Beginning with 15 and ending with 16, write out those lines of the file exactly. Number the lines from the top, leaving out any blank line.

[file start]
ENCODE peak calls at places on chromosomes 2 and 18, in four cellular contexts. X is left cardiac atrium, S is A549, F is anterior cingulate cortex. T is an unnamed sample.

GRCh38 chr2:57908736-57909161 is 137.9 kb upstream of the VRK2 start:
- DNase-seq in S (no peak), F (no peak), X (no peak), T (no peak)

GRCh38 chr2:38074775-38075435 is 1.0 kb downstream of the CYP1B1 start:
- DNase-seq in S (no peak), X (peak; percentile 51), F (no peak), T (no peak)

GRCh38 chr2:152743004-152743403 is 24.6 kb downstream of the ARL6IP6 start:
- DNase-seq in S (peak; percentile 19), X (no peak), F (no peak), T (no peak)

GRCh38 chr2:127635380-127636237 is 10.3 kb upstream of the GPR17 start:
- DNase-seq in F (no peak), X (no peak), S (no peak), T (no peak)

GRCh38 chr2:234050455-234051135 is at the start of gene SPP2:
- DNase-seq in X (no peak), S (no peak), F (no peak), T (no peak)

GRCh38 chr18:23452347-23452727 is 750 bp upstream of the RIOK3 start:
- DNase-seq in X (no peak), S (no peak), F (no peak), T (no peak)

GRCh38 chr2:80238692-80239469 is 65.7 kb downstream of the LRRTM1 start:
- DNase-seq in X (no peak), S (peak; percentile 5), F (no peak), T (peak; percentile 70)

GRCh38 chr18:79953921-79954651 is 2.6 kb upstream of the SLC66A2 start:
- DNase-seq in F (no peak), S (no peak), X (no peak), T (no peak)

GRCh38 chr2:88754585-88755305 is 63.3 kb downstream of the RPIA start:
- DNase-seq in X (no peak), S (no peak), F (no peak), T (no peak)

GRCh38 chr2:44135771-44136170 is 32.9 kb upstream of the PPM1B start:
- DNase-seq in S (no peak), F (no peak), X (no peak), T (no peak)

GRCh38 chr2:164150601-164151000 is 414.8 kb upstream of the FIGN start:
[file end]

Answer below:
- DNase-seq in X (no peak), S (peak; percentile 5), F (no peak), T (peak; percentile 70)

GRCh38 chr18:79953921-79954651 is 2.6 kb upstream of the SLC66A2 start: